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Why I wrote “Teaching for Transformation — Teaching from the Heart”

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Why I wrote “Teaching for Transformation — Teaching from the Heart”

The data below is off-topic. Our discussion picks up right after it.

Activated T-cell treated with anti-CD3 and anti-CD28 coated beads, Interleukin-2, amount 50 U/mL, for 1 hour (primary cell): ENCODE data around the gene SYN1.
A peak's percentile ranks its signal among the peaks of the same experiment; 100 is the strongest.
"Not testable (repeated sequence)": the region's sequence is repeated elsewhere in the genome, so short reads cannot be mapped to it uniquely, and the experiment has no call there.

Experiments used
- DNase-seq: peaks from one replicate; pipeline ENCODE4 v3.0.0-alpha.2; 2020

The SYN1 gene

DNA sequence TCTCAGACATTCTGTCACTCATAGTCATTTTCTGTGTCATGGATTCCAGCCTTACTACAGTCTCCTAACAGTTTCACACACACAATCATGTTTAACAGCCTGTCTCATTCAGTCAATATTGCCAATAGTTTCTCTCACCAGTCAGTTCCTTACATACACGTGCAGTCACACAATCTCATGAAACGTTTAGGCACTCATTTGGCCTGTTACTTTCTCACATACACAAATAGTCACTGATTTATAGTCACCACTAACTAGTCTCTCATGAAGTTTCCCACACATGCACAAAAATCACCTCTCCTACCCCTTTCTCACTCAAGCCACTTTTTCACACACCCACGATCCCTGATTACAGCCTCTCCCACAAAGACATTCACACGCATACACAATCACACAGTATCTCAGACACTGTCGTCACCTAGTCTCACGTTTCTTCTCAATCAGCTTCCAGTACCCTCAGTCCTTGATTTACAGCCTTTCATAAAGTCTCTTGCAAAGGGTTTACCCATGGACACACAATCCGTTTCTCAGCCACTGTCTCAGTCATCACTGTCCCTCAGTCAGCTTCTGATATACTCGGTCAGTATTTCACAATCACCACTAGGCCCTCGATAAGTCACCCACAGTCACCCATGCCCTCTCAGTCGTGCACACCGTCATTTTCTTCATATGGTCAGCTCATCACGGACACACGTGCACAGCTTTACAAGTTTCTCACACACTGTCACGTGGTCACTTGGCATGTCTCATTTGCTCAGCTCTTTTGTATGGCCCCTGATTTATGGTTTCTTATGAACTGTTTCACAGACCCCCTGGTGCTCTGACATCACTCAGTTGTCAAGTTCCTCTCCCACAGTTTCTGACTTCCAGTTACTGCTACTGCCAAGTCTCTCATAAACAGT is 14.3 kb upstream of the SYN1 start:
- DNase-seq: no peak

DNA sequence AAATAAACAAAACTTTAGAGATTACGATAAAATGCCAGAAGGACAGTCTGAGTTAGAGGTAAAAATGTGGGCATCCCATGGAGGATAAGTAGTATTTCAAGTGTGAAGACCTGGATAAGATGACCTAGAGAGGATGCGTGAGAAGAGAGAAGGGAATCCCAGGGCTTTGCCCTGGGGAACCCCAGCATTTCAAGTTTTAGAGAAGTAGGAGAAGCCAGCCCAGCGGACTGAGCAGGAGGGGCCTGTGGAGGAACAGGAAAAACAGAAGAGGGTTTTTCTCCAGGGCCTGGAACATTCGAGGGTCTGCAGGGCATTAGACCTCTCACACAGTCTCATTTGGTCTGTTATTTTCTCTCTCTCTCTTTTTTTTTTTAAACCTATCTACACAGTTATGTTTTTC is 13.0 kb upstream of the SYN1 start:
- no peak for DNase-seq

For a while after each class, a little vexed, my new teammates would ask, “How do you do it? How come people get involved so readily and so intensely in your sessions, and not in ours? The energy is so high, it’s exhausting at times. Why are your classes so popular? I want some of that power, that voodoo stuff. How can I learn? They would sit in the back of the room and observe. And then, they would try and reproduce what they considered techniques, to no avail. The response they received from students remained lukewarm despite their best efforts. They would ask me why, and I would tell them that more than mere techniques, my approach requires a mindset shift. Course participants react mainly to a mindset. My words fell on deaf ears. They looked dispirited. They gave up trying to emulate me, and chalked up the success I’d had to me being very lucky. And they resumed lecturing and dishing out unsolicited advice. The results they were not getting soon became a threat to their parts of our program. We had to have a serious talk. I started sharing basic principles and random ideas with them, which they soon dismissed as utterly impractical. Getting them to consider anything different  from what they’d  been exposed to became impossible.  The ideas I was proposing went against everything they believed about people, training, and learning. In their eyes, I was a heretic. A crazy person who simply refused to admit he had been lucky in the classroom. If that was true, then I had been lucky for 25 years. That is when I decided to write a manifesto, and simply capture my beliefs about what I thought gave me an advantage over them in the classroom. If they would not listen to me, maybe at least they would read my words on their own terms, I naively assumed. It so happened that the boss asked to read my paper when no one else on the team was interested. She had wanted to learn to teach and had never gotten around to doing it. She thought it a daunting task. a pipe dream even. A few months later, the boss requested to be included as an instructor in a new course we’d just finished designing and were about to roll out. After she facilitated learning for an hour in a session chock-full of pertinent information, the sixty participants and some of her peers, managers like her who had an interest in the topic gave her a standing ovation. She was impressive to say the least. Fearless, she owned the floor, caused people to show up in their brilliance through the insights they shared, and orchestrated the delivery of course content and class discussions until light-bulbs went on for everybody. She raised the room temperature by creating intellectual heatwaves. Her colleagues soon started asking where she’d learned to engage students in such a skillful way. In response, she pointed in my direction when in fact, she truly deserved all the credit for what she’d done. She had put in the work. She’d read the manuscript with an open mind and after much reflection, she’d applied what she’d learned. What she did for me that day was miraculous. She gave me the confidence I needed to stand behind my heresy, and she proved that my ideas worked. She confirmed the value of what had been peremptorily dismissed by less open-minded instructors. She adopted the mindset that helped produce the results she experienced, and thanks to her, my teammates found out that luck had nothing to do with high engagement. The novice instructor engaged sixty learners in an intense contemplation of concepts. She inspired them all to take the learning to a higher level, and to act on it. Her teaching career started with a bang! Thank you, Lisa A. D. (You know who you are!)